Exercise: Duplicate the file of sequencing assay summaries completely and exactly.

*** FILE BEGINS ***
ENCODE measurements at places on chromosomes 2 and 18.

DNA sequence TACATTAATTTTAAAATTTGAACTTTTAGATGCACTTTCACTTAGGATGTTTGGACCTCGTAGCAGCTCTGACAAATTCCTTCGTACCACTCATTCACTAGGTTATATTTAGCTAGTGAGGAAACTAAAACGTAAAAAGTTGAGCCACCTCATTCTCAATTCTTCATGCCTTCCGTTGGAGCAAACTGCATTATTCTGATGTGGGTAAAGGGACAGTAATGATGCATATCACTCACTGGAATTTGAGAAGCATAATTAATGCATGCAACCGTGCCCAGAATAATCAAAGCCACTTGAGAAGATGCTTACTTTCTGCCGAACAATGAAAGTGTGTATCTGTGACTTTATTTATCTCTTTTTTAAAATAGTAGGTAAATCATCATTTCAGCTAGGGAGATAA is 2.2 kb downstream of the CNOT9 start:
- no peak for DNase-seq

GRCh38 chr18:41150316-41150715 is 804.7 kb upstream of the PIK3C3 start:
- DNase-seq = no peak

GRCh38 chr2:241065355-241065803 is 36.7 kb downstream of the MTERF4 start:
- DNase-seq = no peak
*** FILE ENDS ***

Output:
ENCODE measurements at places on chromosomes 2 and 18.

DNA sequence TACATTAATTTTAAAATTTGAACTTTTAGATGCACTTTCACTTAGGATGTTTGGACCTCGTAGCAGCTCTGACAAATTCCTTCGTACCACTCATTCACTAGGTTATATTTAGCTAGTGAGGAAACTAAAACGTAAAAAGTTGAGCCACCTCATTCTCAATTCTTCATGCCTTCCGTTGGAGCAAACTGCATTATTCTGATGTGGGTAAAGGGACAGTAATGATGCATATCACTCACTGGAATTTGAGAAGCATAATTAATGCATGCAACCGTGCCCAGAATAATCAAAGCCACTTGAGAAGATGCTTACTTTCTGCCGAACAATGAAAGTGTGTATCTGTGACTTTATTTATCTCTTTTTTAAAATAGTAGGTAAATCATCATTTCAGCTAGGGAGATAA is 2.2 kb downstream of the CNOT9 start:
- no peak for DNase-seq

GRCh38 chr18:41150316-41150715 is 804.7 kb upstream of the PIK3C3 start:
- DNase-seq = no peak

GRCh38 chr2:241065355-241065803 is 36.7 kb downstream of the MTERF4 start:
- DNase-seq = no peak